August 9th, 2012
Aug. 9, 2012
One boy died and another was seriously injured as the result of being struck by vehicles while in the road near the town of Lynchburg, Virginia. An article from ABC 13 News suggests parents use these accidents to discuss the dangers of the road with their children to help prevent further accidents.
The first Lynchburg Auto Accident occurred this past Friday at around 2 p.m. on Timberlake Road. Lt. Danny Marks, of the Lynchburg Police Department, stated that the 9-year-old boy was attempting to cross the street with his mother and three sisters when the mother told the children to wait. The boy darted into traffic and was struck by a vehicle. He remained in critical condition for several days, but later died.
Two days after the first accident, a 12-year-old boy was riding bikes with friends in a parking lot along Oakridge Boulevard when he accidentally went into the road and was struck by an eastbound car. He remains in critical condition.
What can parents do to keep their children safe? The Roanoke Personal Injury Lawyers with the Skolrood Law Firm would suggest supervising children at all times when near a roadway and talking to kids about the dangers traffic can pose. Also, make sure that everyone holds hands and looks both ways twice before ever attempting to cross the street. Following these simple steps can decrease the chances of your child being injured in an accident.
July 19th, 2012
July 19, 2012
Studies show that while head-on collisions account for only about two percent of all types of car accidents, yet they account for 10 percent of all fatal accidents. Around 75 percent of these accidents occur on rural two lane roads, suggesting that driver error may be a leading cause for this kind of crash. Data from the Fatal Analysis Reporting System (FARS) show that 93 percent of head-on fatalities involved vehicles going straight or negotiating a curve.
Locally, two groups of motorists are lucky to have survived such a collision. According to The News & Advance, the accident occurred at 2:45 p.m. on Sunday afternoon along Boonsboro Road in Lynchburg. It left seven passengers of the two vehicles involved seriously injured.
Reports indicate that the accident occurred when a 2000 Buick Century, driven by a 75-year-old Lynchburg man, crossed over the center median lines of the highway and struck a Ford minivan driven by a 37-year-old woman head-on.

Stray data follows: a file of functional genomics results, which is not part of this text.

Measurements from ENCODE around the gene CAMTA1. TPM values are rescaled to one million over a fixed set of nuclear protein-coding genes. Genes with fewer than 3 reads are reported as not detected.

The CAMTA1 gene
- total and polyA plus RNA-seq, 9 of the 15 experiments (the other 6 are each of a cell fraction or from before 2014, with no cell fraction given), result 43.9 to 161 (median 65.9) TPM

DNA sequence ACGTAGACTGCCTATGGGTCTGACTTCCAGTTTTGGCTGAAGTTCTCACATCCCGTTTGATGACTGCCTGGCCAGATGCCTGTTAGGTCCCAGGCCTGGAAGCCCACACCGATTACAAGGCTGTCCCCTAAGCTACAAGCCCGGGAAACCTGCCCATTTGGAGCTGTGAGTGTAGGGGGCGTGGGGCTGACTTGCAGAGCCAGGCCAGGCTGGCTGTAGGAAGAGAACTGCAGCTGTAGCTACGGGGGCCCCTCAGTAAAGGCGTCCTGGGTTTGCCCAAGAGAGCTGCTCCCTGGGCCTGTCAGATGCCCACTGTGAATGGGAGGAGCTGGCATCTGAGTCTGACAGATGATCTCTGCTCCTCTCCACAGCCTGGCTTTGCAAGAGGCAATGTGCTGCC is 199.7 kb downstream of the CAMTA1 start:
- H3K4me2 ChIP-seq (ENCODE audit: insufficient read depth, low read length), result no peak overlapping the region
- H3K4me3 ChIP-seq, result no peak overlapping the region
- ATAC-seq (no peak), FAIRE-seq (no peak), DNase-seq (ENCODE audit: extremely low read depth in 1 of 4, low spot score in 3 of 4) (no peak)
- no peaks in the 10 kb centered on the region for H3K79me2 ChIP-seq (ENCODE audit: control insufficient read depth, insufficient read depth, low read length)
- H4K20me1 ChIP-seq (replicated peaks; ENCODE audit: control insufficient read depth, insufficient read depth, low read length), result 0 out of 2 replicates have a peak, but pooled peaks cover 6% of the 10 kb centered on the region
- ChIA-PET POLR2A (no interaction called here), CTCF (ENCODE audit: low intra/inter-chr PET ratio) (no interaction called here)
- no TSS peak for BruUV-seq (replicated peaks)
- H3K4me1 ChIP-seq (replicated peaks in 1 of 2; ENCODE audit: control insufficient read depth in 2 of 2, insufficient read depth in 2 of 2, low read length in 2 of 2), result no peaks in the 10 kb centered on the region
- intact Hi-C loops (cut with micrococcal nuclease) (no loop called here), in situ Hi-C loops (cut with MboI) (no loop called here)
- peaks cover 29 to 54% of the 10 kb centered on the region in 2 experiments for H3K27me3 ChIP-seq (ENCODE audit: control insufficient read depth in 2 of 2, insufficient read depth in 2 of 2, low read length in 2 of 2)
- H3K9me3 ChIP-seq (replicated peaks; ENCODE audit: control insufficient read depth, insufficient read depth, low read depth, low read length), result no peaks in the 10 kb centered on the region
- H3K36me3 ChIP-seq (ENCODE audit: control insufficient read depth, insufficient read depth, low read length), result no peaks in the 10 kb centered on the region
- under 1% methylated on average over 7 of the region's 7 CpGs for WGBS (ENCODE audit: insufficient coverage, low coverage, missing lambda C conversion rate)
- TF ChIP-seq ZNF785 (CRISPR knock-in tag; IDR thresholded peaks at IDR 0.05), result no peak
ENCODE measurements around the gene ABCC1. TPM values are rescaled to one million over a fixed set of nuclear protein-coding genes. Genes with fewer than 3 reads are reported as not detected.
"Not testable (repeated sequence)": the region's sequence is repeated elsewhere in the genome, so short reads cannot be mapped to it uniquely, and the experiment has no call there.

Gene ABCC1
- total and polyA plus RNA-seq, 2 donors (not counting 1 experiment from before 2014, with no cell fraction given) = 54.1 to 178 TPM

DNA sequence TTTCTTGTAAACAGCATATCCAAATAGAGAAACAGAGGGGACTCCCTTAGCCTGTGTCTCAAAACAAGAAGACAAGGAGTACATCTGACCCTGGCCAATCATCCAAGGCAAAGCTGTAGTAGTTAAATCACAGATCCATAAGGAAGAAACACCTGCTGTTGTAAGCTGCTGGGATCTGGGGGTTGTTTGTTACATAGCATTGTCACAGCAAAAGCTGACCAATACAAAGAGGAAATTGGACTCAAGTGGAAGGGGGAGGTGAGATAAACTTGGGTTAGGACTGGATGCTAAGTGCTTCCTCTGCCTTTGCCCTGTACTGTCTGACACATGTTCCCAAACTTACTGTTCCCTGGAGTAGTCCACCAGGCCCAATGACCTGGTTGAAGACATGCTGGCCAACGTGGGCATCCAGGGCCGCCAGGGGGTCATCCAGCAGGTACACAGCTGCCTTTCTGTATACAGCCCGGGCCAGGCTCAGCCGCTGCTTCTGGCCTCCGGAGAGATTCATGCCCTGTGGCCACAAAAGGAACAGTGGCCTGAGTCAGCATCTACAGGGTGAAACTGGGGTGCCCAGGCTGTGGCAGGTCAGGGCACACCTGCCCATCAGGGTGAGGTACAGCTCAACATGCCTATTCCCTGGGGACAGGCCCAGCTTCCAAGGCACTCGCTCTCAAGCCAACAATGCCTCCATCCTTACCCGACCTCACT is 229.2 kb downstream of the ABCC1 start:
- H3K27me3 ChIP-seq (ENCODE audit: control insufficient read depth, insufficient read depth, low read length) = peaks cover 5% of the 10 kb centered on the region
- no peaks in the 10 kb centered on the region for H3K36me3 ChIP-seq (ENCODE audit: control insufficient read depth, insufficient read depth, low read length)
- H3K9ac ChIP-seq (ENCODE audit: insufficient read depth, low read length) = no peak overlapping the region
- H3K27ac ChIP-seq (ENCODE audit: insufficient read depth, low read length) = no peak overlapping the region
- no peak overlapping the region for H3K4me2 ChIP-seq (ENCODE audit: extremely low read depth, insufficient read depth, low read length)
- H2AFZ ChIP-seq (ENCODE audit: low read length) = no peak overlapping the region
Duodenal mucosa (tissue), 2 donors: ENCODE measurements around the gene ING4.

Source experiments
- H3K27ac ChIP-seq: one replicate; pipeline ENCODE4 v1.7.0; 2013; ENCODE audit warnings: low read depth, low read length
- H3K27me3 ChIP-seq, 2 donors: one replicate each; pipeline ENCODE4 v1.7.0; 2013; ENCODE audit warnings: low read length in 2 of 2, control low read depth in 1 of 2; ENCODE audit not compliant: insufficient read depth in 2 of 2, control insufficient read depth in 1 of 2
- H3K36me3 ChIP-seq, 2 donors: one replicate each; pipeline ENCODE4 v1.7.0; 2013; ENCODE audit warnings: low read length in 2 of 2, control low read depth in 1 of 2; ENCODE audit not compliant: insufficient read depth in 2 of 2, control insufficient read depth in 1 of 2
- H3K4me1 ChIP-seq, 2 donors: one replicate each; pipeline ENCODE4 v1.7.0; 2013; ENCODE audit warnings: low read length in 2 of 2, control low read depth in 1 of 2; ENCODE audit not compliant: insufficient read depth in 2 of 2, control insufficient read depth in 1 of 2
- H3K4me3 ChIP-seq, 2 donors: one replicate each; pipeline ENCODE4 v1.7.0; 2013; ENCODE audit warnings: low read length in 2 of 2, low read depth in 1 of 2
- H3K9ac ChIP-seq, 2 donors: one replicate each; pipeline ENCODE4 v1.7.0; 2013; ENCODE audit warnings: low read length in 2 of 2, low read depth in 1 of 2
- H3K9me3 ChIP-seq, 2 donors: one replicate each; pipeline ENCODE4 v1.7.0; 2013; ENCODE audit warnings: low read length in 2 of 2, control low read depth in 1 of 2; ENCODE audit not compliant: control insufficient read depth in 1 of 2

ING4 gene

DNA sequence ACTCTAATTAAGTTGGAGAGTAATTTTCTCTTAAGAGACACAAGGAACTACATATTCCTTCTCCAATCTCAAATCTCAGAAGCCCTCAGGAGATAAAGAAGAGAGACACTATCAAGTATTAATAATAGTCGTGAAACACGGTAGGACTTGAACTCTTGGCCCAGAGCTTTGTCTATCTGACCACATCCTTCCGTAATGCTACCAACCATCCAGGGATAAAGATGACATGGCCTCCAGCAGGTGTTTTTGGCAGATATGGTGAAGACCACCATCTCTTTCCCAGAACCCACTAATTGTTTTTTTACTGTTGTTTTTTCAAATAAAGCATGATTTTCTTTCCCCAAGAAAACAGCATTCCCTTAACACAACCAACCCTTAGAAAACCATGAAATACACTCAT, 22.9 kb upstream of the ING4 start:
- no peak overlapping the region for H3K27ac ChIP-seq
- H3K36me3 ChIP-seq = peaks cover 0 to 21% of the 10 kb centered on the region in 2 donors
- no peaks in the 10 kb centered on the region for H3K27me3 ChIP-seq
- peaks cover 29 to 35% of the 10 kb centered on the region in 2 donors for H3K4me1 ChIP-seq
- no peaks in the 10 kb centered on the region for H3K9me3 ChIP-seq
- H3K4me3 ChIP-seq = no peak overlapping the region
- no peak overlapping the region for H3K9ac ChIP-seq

All were taken to a local hospital where the driver of the Buick and two passengers in the van remain listed in critical condition. The driver of the van is in stable condition, while three other passengers were treated and released.
The Lynchburg Personal Injury Lawyers at the Skolrood Law Firm would like to remind drivers that obeying the speed limit and staying focused on the road at all times are your two best bets for avoiding a Virginia Personal Injury.
July 21st, 2011
July 21, 2011
Distracted driving caused 404 crashes, 172 injuries, and two deaths in Lynchburg, Virginia, last year, according to The News & Advance.
In addition, the Virginia Department of Motor Vehicles reports that in 2010 there were 5,396 distracted-driving-related crashes statewide, which injured 22,292 people and killed 281.
“Driving is a complex task,” said Lynchburg Officer Ronnie Sitler. “Anything you do—such as fiddling with the radio or the GPS or talking on your phone—is a distraction that can lead to a crash.”
Distracted driving in Virginia—and across the country—has become so pervasive that the Virginia Tech Transportation Institute is now seeking out people willing to have cameras installed in their cars so that the effects of distractions can be observed.
A previous Virginia Tech study, which looked specifically at distracted driving amongst commercial truckers and bus drivers, found that drivers who are texting behind the wheel take their eyes off the road for 4.6 out of every 6 seconds while texting.
“In my opinion, almost all accidents are caused by some sort of distraction,” said Lynchburg Officer J.W. Blankenship. “If you are paying attention and following the law, you wouldn’t have a crash. People I write speeding tickets to, many say, ‘I wasn’t paying attention.’ If you weren’t paying attention, then what were you doing?”
What do you think should be done to deter distracted driving in Virginia?
If you or someone you know has been involved in a Virginia auto accident, the Virginia auto accident lawyers at Skolrood Law Firm can help.